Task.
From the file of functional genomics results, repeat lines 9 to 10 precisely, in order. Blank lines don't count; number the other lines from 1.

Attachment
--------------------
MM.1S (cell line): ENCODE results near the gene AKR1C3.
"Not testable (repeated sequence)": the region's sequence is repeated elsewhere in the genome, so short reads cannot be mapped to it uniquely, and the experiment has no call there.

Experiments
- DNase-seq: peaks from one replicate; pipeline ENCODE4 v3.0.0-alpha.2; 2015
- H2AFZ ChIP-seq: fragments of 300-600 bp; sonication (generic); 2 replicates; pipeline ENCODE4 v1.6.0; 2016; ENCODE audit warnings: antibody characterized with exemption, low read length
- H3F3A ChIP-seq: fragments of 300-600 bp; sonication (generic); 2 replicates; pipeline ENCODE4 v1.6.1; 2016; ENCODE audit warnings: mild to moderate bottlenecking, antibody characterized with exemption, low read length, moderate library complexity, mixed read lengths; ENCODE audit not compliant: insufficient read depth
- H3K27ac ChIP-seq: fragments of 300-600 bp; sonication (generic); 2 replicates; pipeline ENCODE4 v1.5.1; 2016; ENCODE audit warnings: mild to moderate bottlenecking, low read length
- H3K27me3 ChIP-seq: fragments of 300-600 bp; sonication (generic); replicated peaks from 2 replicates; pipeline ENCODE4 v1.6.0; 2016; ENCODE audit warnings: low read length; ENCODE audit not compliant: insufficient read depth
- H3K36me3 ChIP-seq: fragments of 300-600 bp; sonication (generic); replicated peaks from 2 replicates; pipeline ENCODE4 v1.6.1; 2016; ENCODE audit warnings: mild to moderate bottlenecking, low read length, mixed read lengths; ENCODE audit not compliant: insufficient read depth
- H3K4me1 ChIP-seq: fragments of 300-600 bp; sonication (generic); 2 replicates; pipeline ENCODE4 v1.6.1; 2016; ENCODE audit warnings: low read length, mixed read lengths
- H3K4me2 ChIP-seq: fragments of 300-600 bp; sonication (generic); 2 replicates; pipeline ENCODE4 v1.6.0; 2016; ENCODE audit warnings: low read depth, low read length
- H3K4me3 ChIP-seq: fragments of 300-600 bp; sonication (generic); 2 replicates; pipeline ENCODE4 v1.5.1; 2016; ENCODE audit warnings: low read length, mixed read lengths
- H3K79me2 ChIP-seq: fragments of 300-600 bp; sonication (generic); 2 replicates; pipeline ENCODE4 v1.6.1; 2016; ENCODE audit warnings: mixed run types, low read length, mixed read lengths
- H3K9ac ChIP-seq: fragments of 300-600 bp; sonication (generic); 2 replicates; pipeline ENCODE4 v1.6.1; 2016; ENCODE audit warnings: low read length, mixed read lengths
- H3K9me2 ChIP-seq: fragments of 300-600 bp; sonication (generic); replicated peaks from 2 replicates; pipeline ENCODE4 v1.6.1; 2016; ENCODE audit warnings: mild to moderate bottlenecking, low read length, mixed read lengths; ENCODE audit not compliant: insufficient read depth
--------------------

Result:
- H3K36me3 ChIP-seq: fragments of 300-600 bp; sonication (generic); replicated peaks from 2 replicates; pipeline ENCODE4 v1.6.1; 2016; ENCODE audit warnings: mild to moderate bottlenecking, low read length, mixed read lengths; ENCODE audit not compliant: insufficient read depth
- H3K4me1 ChIP-seq: fragments of 300-600 bp; sonication (generic); 2 replicates; pipeline ENCODE4 v1.6.1; 2016; ENCODE audit warnings: low read length, mixed read lengths